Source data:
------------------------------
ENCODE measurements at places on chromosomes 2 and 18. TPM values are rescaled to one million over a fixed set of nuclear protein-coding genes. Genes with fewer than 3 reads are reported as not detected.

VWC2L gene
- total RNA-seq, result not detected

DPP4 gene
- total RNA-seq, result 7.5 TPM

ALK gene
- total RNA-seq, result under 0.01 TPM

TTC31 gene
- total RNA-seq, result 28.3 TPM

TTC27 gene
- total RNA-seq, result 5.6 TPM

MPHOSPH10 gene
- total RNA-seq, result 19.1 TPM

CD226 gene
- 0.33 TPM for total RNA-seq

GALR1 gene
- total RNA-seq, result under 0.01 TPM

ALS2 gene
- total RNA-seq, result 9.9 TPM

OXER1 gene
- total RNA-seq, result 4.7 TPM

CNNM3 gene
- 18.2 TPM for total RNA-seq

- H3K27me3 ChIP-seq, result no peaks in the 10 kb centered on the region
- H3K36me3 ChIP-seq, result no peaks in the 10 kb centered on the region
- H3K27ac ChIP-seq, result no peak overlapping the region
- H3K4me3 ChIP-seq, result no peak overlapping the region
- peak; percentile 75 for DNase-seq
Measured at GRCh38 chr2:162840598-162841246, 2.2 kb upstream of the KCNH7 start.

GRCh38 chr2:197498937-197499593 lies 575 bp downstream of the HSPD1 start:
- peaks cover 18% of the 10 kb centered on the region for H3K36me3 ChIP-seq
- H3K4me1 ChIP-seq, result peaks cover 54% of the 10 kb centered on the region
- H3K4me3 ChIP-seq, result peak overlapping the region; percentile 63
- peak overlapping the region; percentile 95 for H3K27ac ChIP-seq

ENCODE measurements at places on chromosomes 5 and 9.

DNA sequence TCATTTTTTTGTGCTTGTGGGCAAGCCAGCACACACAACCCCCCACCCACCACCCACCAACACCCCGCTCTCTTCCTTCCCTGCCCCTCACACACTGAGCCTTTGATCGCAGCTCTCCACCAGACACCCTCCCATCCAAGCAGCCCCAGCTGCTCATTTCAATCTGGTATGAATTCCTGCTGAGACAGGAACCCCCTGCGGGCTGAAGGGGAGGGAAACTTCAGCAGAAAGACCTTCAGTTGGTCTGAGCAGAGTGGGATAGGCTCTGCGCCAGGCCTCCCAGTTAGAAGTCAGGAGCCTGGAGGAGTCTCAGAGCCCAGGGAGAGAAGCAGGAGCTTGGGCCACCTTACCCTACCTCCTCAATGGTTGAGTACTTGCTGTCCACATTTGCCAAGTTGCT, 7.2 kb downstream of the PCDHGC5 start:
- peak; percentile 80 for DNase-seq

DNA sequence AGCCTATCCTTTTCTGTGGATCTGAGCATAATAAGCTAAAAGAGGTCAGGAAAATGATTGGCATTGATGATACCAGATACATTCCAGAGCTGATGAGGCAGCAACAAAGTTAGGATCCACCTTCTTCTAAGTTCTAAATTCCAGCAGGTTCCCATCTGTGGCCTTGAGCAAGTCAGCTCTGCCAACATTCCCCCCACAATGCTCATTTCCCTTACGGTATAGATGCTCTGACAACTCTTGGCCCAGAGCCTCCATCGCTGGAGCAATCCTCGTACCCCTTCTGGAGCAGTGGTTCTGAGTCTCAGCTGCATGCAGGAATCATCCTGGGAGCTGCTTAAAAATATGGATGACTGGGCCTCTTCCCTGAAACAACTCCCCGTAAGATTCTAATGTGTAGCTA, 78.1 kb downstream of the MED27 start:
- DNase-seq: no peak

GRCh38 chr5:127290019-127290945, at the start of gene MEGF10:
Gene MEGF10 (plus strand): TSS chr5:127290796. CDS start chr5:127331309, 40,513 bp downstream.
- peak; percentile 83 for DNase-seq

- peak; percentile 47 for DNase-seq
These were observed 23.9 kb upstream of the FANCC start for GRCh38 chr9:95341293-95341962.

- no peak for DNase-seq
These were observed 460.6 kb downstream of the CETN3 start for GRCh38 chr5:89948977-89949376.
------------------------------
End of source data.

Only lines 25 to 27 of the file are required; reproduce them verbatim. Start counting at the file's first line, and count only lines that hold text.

- H3K36me3 ChIP-seq, result no peaks in the 10 kb centered on the region
- H3K27ac ChIP-seq, result no peak overlapping the region
- H3K4me3 ChIP-seq, result no peak overlapping the region